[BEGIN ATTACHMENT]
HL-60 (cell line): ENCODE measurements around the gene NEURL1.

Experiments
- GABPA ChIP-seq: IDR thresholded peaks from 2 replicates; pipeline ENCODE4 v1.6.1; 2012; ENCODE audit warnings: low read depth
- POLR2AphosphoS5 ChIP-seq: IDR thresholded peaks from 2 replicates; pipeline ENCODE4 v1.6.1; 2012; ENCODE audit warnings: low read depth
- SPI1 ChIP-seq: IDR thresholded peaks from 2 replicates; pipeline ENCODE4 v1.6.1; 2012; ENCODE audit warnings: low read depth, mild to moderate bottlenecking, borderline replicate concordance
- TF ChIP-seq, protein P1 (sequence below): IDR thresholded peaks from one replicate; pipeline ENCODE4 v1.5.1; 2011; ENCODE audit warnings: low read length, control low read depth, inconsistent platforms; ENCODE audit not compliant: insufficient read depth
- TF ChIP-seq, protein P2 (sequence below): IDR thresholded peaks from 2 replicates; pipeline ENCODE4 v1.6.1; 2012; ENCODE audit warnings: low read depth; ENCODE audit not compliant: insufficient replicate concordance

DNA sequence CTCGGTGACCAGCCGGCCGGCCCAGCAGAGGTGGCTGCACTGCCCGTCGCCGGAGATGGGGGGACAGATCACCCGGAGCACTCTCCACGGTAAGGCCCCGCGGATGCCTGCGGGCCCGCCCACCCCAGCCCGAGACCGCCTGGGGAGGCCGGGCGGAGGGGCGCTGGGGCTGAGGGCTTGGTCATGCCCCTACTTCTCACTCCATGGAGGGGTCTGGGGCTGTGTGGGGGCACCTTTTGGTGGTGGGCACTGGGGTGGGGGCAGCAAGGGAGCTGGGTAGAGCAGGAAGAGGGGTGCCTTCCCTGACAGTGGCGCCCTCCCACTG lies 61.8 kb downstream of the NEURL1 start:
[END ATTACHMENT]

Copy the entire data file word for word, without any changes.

HL-60 (cell line): ENCODE measurements around the gene NEURL1.

Experiments
- GABPA ChIP-seq: IDR thresholded peaks from 2 replicates; pipeline ENCODE4 v1.6.1; 2012; ENCODE audit warnings: low read depth
- POLR2AphosphoS5 ChIP-seq: IDR thresholded peaks from 2 replicates; pipeline ENCODE4 v1.6.1; 2012; ENCODE audit warnings: low read depth
- SPI1 ChIP-seq: IDR thresholded peaks from 2 replicates; pipeline ENCODE4 v1.6.1; 2012; ENCODE audit warnings: low read depth, mild to moderate bottlenecking, borderline replicate concordance
- TF ChIP-seq, protein P1 (sequence below): IDR thresholded peaks from one replicate; pipeline ENCODE4 v1.5.1; 2011; ENCODE audit warnings: low read length, control low read depth, inconsistent platforms; ENCODE audit not compliant: insufficient read depth
- TF ChIP-seq, protein P2 (sequence below): IDR thresholded peaks from 2 replicates; pipeline ENCODE4 v1.6.1; 2012; ENCODE audit warnings: low read depth; ENCODE audit not compliant: insufficient replicate concordance

DNA sequence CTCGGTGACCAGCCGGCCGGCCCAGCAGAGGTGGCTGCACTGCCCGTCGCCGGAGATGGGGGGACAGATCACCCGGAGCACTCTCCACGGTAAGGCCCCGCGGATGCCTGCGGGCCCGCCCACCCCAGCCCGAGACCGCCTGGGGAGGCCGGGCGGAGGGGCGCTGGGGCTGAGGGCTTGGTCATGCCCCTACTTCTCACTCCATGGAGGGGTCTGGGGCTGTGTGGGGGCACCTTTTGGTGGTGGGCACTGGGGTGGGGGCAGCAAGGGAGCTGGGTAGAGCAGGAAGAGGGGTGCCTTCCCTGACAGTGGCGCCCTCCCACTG lies 61.8 kb downstream of the NEURL1 start: